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Chaparejos Poems

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Premium Member Poem The Long Trail Trisha Sugarek Free verse Free verse chaparejos, horse,

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Above are examples of poems about chaparejos. This list of poems is composed of the works of modern international poet members of PoetrySoup. Read short, long, best, famous, and modern examples of chaparejos poetry. This list of works is an excellent resource for examples of these types of poems.

Chaparejos Poem Example

The Long Trail

The Long Trail © by Trisha Sugarek

The Circle Heart brand on the wet rump rippled
as the horse shivered with exhaustion
the sun lost its battle with night and 
dropped behind the far peak

Chaparejos, worn thin and soft fit his legs 
like they had grown there
Dusty spurs jangled as he trotted into the sleepy town
A saddle that had seen a thousand miles creaked
and complained as he stepped down
the crown of his hat was stained with sweat
from the hard ride

Reins dangled in the dirt
The horse hung his head, relieved to not
be moving anymore

A drink or two to wash the Santa Fe Trail dust 
from the cowboy’s throat he stepped up onto the boardwalk,
turned and gazed at the town 
and the mountains beyond
the color of old blood as the sun lost its glory

He pulled a cigarillo out, and with one smooth
movement wiped a match on his pants, the tiny
flame igniting
He puffed and blew smoke into the night air
watched the town close up for the night
Across the street a cur scurried around a corner
a merchant keyed his shop closed and 
lit the gas lantern beside his door

The work had been good at the Circle Heart ranch, the grub even better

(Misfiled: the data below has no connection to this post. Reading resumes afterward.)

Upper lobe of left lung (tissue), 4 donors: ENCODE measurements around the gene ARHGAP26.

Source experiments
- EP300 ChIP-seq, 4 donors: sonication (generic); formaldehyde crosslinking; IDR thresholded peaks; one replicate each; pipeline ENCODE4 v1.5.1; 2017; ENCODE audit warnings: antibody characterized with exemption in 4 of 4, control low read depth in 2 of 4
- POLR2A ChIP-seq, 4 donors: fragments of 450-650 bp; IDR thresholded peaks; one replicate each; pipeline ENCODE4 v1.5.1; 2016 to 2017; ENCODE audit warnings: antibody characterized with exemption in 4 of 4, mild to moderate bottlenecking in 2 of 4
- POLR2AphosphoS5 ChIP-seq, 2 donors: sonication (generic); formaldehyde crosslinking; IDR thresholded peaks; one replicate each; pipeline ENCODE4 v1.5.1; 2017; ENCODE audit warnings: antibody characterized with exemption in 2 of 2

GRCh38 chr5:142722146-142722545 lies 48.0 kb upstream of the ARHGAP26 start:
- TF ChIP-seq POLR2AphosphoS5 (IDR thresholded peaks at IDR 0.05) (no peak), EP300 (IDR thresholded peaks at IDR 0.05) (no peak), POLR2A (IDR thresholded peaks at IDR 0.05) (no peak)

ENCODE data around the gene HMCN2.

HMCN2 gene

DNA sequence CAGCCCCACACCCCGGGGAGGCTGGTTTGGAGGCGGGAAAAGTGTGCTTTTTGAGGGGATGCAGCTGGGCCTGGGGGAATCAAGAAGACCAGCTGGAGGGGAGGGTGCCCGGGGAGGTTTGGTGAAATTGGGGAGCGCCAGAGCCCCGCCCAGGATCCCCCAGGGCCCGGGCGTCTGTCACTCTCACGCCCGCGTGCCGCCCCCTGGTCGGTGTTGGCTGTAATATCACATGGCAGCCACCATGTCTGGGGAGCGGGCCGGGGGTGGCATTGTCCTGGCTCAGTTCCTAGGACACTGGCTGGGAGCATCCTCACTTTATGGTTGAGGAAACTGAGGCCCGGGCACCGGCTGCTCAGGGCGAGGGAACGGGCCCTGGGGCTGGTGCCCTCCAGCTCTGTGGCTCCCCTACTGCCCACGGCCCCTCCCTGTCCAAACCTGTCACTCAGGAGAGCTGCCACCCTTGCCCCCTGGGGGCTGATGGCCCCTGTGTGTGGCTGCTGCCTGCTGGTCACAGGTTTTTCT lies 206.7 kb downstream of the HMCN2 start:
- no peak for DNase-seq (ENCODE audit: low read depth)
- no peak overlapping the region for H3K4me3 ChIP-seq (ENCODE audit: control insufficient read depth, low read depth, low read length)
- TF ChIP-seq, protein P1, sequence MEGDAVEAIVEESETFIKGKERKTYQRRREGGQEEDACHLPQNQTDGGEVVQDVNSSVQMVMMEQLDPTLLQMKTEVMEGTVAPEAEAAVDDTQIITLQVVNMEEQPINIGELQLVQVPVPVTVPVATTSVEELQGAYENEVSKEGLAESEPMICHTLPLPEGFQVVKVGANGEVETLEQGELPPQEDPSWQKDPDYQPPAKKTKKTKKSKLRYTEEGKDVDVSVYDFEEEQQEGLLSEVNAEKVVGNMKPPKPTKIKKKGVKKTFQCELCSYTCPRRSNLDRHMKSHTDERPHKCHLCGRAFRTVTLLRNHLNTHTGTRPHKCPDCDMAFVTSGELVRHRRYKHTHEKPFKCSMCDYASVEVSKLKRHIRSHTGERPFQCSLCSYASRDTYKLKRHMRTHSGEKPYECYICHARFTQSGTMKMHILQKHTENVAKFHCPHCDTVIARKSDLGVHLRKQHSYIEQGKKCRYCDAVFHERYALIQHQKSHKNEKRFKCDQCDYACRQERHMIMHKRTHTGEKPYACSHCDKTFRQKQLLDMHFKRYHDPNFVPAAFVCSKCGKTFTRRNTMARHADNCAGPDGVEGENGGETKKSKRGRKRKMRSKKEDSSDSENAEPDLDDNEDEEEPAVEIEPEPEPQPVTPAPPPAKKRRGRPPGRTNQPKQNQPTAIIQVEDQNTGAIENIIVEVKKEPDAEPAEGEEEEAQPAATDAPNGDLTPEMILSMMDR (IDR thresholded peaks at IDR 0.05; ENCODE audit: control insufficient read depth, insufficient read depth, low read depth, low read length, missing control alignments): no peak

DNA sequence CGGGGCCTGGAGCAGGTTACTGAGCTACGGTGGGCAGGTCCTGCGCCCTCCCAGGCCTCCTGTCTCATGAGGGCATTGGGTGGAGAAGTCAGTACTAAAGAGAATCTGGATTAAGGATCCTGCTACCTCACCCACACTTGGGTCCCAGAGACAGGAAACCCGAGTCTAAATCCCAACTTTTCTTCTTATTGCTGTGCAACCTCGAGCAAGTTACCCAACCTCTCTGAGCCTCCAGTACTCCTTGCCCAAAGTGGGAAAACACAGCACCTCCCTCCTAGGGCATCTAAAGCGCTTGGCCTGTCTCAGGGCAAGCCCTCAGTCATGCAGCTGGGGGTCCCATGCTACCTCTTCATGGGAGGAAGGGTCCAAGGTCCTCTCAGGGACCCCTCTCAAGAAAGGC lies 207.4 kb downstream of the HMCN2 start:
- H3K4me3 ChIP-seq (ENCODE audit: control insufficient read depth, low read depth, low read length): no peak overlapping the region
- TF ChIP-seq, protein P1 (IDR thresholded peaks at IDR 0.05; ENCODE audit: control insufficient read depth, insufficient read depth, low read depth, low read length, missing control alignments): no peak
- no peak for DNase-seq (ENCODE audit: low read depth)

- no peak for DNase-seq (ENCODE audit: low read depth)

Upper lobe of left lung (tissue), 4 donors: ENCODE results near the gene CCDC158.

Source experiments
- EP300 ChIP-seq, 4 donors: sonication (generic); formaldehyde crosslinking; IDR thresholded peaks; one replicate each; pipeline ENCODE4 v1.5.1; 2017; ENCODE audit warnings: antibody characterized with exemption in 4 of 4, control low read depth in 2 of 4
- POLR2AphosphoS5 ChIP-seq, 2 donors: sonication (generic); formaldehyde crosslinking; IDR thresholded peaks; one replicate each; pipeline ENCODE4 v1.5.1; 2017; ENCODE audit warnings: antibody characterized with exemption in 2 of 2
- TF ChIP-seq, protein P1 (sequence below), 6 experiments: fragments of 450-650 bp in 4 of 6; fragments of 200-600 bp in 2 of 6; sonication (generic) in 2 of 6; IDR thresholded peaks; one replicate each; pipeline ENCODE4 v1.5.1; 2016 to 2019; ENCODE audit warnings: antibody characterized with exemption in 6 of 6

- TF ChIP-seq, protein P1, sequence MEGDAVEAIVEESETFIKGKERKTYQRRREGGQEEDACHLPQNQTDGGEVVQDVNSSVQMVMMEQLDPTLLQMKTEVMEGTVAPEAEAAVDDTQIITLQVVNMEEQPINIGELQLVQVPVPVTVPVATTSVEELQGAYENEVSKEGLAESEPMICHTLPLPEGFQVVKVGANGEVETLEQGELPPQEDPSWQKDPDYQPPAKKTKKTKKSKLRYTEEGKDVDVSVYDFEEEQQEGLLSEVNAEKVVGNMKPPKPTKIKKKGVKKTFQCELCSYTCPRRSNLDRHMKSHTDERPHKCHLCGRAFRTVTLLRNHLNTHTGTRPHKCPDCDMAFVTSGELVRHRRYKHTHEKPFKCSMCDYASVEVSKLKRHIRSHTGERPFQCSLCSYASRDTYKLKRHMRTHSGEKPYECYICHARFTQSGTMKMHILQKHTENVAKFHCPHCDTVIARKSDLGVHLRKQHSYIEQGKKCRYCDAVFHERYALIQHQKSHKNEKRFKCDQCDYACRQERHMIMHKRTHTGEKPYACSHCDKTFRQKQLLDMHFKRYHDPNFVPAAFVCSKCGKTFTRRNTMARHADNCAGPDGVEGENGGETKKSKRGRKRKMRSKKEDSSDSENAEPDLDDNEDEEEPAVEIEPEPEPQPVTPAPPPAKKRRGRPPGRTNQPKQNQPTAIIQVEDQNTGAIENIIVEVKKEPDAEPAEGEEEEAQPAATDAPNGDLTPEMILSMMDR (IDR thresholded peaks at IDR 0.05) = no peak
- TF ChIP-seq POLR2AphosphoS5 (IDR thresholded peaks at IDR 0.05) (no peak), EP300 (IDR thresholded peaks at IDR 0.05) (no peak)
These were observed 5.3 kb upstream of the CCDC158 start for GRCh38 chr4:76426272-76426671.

But the trail was his siren, always calling him, luring him over the next hill, down the next wash, 
up the next canyon

sleeping next to a small camp fire, 
staring at a billion stars
wondering if someone, something out there
was staring back

He wanted to settle but he hadn’t found
the right place
the right woman
the right time

Flicking the smoke into the street, he turned
and entered the saloon, 
honky-tonk piano music played
The doors behind him whispered back and forth

The patrons saw another dusty, tired cowpoke, looking
for a few hours of pleasure
some music, some whiskey, and if he could afford it
the soft arms of a woman

The cowboy saw weak town folk, 
forever saddled to their days
the bit in their mouths dictating their lives
wary of any stranger, their gaze sidling away

Set ‘em up and keep ‘em comin’, the cowboy barked
Show me your coin, the barkeep growled

His days were numbered 
the boys from the Circle Heart ranch would find
him and the horse
They would take their horse and probably string 
him up to the nearest tree

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